Underlying US consumer prices increased at their slowest pace in six months in August, suggesting that inflation had probably peaked, though it could remain high for a while amid persistent supply constraints.
The US Labour Department said on Tuesday its Consumer Price Index, excluding the volatile food and energy components, edged up 0.1 per cent last month. That was the smallest gain since February and followed a 0.3 per cent rise in July. The so-called core CPI increased 4.0 per cent on a year-on-year basis after advancing 4.3 per cent in July.
The overall CPI rose 0.3 per cent last month after gaining 0.5 per cent in July. In the 12 months through August, the CPI increased 5.3 per cent after soaring 5.4 per cent year-on-year in July.
Economists polled by Reuters had forecast the core CPI gaining 0.3 per cent and the overall CPI rising 0.4 per cent.
Inflation heated up at the start of the year, driven by soaring prices for used cars and trucks, as well as services in industries worst affected by the Covid-19 pandemic.
There are signs that the used cars and trucks price surge has run its course. Hotel and motel accommodation prices are now above the pre-pandemic level, suggesting moderate gains ahead.
The slowdown in monthly inflation rates aligns with Federal Reserve Chairman Jerome Powell's long-held belief that high inflation is transitory.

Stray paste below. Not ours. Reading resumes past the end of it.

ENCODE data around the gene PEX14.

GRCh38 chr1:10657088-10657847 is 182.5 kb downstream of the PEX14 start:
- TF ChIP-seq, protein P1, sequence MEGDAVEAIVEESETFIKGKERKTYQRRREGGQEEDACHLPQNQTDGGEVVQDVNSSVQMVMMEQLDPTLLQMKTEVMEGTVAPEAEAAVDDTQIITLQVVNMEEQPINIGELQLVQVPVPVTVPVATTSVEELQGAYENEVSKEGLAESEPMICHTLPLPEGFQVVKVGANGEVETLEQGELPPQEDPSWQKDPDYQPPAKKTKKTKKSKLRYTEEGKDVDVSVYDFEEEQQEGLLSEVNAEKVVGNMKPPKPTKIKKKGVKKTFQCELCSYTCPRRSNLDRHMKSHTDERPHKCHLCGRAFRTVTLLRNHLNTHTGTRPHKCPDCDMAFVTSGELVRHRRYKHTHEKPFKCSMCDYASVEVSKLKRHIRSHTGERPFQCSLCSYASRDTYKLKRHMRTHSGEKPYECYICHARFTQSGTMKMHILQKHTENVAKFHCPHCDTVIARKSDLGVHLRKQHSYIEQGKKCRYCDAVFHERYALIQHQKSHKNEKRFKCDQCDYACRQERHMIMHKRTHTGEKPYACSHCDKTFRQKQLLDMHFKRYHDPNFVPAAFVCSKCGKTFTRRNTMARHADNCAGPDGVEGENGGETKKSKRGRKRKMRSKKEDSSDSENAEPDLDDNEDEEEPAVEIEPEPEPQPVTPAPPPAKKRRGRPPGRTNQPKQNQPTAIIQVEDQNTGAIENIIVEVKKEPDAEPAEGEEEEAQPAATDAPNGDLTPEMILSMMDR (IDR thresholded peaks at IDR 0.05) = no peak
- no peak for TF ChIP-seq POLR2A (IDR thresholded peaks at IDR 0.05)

But bottlenecks in the supply chain remain and the labour market is tightening, pushing up wages.
A shortage of homes is driving record house price gains and rents are going up as vaccinations allow companies to recall workers back to offices, pulling Americans back to cities following a pandemic-fuelled exodus to low-density areas. These factors could contribute to keeping annual inflation higher.
“If there is any relation between the real world and government data, we may start to see the enormous increase in home prices and rents filter into the CPI,” said David Donabedian, chief investment officer of CIBC Private Wealth US, in Baltimore.
The government reported last week that producer prices increased solidly in August, with the PPI posting its largest annual gain in nearly 11 years.
The CPI report comes as speculation is growing in financial markets on when the Fed will announce it will start scaling back its monthly bond-buying programme. Mr Powell has offered no signal on when the US central bank plans to cut its asset purchases beyond saying it could be “this year".
The Fed's preferred inflation measure for its flexible 2 per cent target, the core personal consumption expenditures price index, increased 3.6 per cent in the 12 months through July after a similar gain in June. August's data will published later this month.
“Recently broadening wage pressures across sectors could lead to more broad-based increases in services prices,” said Veronica Clark, an economist at Citigroup in New York.
“Strong increases in 'transitory' price components over the last few months will keep the annual pace of inflation elevated for some time, implying that it will be more important to assess the details of inflation data to gauge the persistence of inflationary pressures.”